Council framework decision on combating trafficking in human beings
This framework decision aims to approximate the laws and regulations of the Member States in the field of police and judicial cooperation in criminal matters relating to the fight against trafficking in human beings. It also aims to introduce at European level, common framework provisions in order to address certain issues such as criminalisation, penalties and other sanctions, aggravating circumstances, jurisdiction and extradition.

Council Framework Decision 2002/629/JHA of 19 July 2002 on combating trafficking in human beings [Official Journal L 203 of 01.08.2002].

Since the adoption in 1997 of a joint action by the Council concerning action to combat trafficking in human beings and the ***ual exploitation of children, initiatives have developed considerably in number at both national and regional levels. The Vienna Action Plan and the Tampere European Council called for additional provisions to regulate further certain aspects of criminal law and criminal procedure. The Framework Decision, an instrument introduced by the Amsterdam Treaty, should provide a better response to these priorities by gearing the EU for further enlargement.

Moreover, in December 2000, at the signing conference in Palermo, Antonio Vitorino, a Member of the Commission acting on behalf of the Community, signed the United Nations Convention against Transnational Organised Crime and the two Protocols against trafficking in persons and the smuggling of migrants by land, air and sea.

The Framework Decision, an instrument introduced by the Amsterdam Treaty, should provide a better response to certain priorities by gearing the EU for further enlargement. With this Framework Decision, the Commission wishes to complement the existing instruments used to combat trafficking in human beings, including:

* the French initiatives on facilitation of unauthorised entry, movement and residence relating to the smuggling of migrants;
* the STOP and Daphné action programmes;
* the European Judicial Network;
* the exchange of liaison magistrates.

The Commission takes the view that trafficking in human beings is a crime against the person with a view to the exploitation of that person.

Article 1 defines the concept of trafficking in human beings for the purpose of labour or ***ual exploitation. The Member States must punish any form of recruitment, transportation, transfer or harbouring of a person who has been deprived of his/her fundamental rights. Thus, all criminal conduct which abuses the physical or mental vulnerability of a person will be punishable.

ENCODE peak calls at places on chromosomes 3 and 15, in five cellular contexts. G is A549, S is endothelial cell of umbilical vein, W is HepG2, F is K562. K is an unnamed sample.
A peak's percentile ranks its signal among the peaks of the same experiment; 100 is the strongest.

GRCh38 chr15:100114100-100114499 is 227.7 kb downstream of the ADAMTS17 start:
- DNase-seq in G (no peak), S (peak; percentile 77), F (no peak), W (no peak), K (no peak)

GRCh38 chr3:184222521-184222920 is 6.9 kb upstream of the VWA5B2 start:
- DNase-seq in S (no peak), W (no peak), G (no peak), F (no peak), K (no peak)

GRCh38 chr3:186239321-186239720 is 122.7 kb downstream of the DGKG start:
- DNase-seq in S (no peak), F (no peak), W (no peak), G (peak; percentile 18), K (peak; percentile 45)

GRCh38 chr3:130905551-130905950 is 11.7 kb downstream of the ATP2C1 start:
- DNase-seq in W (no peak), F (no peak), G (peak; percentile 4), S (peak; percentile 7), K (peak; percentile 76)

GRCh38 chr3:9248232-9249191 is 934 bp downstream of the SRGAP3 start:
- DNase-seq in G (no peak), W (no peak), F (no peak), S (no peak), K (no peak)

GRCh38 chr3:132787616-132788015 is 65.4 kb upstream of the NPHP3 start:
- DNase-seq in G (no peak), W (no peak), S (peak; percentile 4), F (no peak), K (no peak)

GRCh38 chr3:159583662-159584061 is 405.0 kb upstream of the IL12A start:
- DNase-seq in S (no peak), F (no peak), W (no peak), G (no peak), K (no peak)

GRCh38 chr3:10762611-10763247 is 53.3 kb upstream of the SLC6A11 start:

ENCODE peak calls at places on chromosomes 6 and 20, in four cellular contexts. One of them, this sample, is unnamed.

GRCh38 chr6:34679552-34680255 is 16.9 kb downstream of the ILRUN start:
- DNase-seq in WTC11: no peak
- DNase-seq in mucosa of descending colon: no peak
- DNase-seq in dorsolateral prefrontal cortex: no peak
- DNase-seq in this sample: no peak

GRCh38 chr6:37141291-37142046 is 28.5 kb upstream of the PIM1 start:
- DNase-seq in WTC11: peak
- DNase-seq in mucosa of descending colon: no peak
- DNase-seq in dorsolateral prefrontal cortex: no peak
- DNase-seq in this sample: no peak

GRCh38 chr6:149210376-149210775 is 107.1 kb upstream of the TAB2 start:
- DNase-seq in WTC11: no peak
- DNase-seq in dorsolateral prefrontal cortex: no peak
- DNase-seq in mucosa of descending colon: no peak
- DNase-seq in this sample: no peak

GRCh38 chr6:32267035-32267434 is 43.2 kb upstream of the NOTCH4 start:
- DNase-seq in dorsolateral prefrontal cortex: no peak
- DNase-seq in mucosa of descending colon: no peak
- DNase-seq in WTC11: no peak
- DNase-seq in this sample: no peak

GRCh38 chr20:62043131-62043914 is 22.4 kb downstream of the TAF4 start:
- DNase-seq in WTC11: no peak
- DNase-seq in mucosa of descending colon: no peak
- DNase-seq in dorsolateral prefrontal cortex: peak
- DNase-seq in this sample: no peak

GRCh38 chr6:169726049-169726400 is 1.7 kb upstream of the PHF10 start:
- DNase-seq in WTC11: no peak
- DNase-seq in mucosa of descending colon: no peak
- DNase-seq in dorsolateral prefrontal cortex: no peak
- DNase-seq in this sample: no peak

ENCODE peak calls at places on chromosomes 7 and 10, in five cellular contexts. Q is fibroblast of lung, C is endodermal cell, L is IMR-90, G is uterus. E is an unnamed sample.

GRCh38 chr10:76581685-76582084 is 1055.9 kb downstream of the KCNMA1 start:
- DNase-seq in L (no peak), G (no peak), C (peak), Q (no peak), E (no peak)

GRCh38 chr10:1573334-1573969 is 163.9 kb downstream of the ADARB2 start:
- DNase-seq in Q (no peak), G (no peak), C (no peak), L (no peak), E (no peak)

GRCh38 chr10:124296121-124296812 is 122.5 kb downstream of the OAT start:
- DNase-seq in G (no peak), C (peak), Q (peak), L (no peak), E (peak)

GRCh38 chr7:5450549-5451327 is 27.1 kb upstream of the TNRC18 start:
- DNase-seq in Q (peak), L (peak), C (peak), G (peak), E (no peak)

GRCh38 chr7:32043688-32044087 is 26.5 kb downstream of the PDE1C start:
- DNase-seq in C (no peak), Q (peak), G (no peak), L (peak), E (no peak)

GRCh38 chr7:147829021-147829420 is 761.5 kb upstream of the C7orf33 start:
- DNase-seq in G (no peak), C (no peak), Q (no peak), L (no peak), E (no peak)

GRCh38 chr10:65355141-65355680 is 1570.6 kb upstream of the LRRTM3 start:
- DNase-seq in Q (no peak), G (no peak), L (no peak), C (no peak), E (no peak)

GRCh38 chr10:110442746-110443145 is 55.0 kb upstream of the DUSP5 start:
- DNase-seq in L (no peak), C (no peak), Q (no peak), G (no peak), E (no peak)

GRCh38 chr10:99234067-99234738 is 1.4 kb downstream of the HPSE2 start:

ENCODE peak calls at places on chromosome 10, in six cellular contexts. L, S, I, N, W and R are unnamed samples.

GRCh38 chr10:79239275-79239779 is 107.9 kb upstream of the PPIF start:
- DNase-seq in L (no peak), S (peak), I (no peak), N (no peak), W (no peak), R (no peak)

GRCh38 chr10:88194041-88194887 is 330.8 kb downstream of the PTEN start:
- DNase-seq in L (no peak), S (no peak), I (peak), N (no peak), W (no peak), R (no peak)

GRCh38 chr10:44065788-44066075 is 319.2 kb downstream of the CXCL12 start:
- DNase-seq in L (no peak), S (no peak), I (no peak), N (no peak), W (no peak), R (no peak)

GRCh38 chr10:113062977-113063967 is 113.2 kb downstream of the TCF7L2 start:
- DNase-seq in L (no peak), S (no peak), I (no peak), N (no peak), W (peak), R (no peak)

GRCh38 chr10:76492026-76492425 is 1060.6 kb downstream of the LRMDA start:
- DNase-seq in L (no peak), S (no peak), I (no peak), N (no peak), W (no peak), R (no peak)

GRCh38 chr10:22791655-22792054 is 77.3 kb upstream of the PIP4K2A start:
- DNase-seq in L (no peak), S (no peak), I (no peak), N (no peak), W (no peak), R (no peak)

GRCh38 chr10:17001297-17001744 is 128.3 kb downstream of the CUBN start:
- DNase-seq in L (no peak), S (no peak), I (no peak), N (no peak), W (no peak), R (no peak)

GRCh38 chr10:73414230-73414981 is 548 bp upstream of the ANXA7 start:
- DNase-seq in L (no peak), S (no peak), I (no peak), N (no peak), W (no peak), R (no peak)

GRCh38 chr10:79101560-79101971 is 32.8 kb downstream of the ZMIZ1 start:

The victim's consent is irrelevant where the offender's conduct is of a nature which would constitute exploitation within the meaning of the proposal, that is, involving:

* the use of coercion, force or threats, including abduction;
* the use of deceit or fraud;
* the abuse of authority or influence or the exercise of pressure;
* the offer of payment.

Instigating trafficking in human beings and being an accomplice or attempting to commit a crime will be punishable.

Penalties provided for by national legislation must be "effective, proportionate and dissuasive." By setting the maximum penalty at no less than eight years imprisonment, the Commission makes it possible to apply other legislative instruments already adopted for the purposes of enhancing police and judicial cooperation, such as Joint Action 98/699/JHA on money laundering, the identification, tracing, freezing, seizing and confiscation of the instrumentalities and the proceeds from crime and Joint Action 98/733/JHA on making it a criminal offence to participate in a criminal organisation. A custodial sentence will only be imposed in the circumstances where:

* the victim's life has been endangered;
* the victim was particularly vulnerable (for example, due to his or her age);
* the crime is committed within the framework of a criminal organisation as defined by Joint Action 98/733/JHA.

In addition, the Framework Decision introduces the concept of criminal and civil liability of legal persons in parallel with that of natural persons. Legal persons will be held liable for offences committed for their benefit by any person acting either individually or a part of the organ of the legal person, or who exercises a power of decision.

Penalties on legal persons will be "effective, proportionate and dissuasive"; they will include criminal or non-criminal fines and specific sanctions such as a temporary or definitive ban on commercial activities, a judicial dissolution measure or the exclusion from public benefits or advantages.

Child victims of trafficking are entitled to special assistance, in accordance with Framework Decision 2001/220/JHA on the standing of victims in criminal proceedings.

In order that the crime does not go unpunished because of a conflict of jurisdiction, the decision introduces criteria on jurisdiction. A Member State will have jurisdiction where:

* The offence is committed on its territory (territoriality principle);
* The offender is a national (active personality principle);
* The offence is committed for the benefit of a legal person established in the territory of that Member State.

The second criterion is particularly important for States which refuse to extradite their nationals, since they must take the necessary measures to prosecute their nationals for offences committed outside their territory.

This Framework Decision repeals Joint Action 97/154/JHA as regards combating trafficking in human beings.

The Framework Decision is applicable to Gibraltar.


Act: Framework Decision 2002/629/JHA

Date of entry into force :01.08.2002

Deadline for implementation in the Member States: 01.08.2004